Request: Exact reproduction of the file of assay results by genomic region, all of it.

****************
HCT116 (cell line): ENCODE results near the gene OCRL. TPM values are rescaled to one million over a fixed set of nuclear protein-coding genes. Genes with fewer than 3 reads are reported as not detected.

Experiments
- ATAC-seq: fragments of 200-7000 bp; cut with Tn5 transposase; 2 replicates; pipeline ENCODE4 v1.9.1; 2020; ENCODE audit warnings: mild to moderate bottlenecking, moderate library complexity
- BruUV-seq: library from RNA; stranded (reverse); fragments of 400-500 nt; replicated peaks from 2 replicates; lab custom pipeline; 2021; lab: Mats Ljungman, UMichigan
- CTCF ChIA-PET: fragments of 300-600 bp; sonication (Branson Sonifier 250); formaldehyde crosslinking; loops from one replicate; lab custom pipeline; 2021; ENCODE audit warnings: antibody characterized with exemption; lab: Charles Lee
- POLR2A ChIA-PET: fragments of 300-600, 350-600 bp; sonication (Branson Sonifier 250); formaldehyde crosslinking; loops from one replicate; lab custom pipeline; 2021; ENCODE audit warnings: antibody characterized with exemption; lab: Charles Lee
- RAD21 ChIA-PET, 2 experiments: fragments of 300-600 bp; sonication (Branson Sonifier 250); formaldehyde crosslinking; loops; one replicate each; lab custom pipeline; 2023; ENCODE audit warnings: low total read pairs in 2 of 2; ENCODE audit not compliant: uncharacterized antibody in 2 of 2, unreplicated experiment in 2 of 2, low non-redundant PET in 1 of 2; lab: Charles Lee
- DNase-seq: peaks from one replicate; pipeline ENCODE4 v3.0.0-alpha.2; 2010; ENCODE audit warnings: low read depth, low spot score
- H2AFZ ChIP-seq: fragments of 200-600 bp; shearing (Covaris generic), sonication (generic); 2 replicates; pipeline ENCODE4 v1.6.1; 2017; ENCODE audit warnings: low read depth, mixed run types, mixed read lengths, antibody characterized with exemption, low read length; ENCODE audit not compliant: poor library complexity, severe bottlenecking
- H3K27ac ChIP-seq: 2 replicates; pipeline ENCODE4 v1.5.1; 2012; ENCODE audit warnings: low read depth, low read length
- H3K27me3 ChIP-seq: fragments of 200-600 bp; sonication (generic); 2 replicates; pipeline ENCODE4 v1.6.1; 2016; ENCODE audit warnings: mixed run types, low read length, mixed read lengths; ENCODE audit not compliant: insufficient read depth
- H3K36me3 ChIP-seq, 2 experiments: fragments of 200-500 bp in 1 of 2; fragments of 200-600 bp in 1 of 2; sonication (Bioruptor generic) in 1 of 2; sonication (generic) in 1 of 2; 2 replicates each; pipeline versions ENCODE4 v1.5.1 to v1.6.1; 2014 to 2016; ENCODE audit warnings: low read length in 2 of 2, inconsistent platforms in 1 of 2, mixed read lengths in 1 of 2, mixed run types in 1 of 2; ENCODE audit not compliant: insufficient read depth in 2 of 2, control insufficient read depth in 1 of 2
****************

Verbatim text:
HCT116 (cell line): ENCODE results near the gene OCRL. TPM values are rescaled to one million over a fixed set of nuclear protein-coding genes. Genes with fewer than 3 reads are reported as not detected.

Experiments
- ATAC-seq: fragments of 200-7000 bp; cut with Tn5 transposase; 2 replicates; pipeline ENCODE4 v1.9.1; 2020; ENCODE audit warnings: mild to moderate bottlenecking, moderate library complexity
- BruUV-seq: library from RNA; stranded (reverse); fragments of 400-500 nt; replicated peaks from 2 replicates; lab custom pipeline; 2021; lab: Mats Ljungman, UMichigan
- CTCF ChIA-PET: fragments of 300-600 bp; sonication (Branson Sonifier 250); formaldehyde crosslinking; loops from one replicate; lab custom pipeline; 2021; ENCODE audit warnings: antibody characterized with exemption; lab: Charles Lee
- POLR2A ChIA-PET: fragments of 300-600, 350-600 bp; sonication (Branson Sonifier 250); formaldehyde crosslinking; loops from one replicate; lab custom pipeline; 2021; ENCODE audit warnings: antibody characterized with exemption; lab: Charles Lee
- RAD21 ChIA-PET, 2 experiments: fragments of 300-600 bp; sonication (Branson Sonifier 250); formaldehyde crosslinking; loops; one replicate each; lab custom pipeline; 2023; ENCODE audit warnings: low total read pairs in 2 of 2; ENCODE audit not compliant: uncharacterized antibody in 2 of 2, unreplicated experiment in 2 of 2, low non-redundant PET in 1 of 2; lab: Charles Lee
- DNase-seq: peaks from one replicate; pipeline ENCODE4 v3.0.0-alpha.2; 2010; ENCODE audit warnings: low read depth, low spot score
- H2AFZ ChIP-seq: fragments of 200-600 bp; shearing (Covaris generic), sonication (generic); 2 replicates; pipeline ENCODE4 v1.6.1; 2017; ENCODE audit warnings: low read depth, mixed run types, mixed read lengths, antibody characterized with exemption, low read length; ENCODE audit not compliant: poor library complexity, severe bottlenecking
- H3K27ac ChIP-seq: 2 replicates; pipeline ENCODE4 v1.5.1; 2012; ENCODE audit warnings: low read depth, low read length
- H3K27me3 ChIP-seq: fragments of 200-600 bp; sonication (generic); 2 replicates; pipeline ENCODE4 v1.6.1; 2016; ENCODE audit warnings: mixed run types, low read length, mixed read lengths; ENCODE audit not compliant: insufficient read depth
- H3K36me3 ChIP-seq, 2 experiments: fragments of 200-500 bp in 1 of 2; fragments of 200-600 bp in 1 of 2; sonication (Bioruptor generic) in 1 of 2; sonication (generic) in 1 of 2; 2 replicates each; pipeline versions ENCODE4 v1.5.1 to v1.6.1; 2014 to 2016; ENCODE audit warnings: low read length in 2 of 2, inconsistent platforms in 1 of 2, mixed read lengths in 1 of 2, mixed run types in 1 of 2; ENCODE audit not compliant: insufficient read depth in 2 of 2, control insufficient read depth in 1 of 2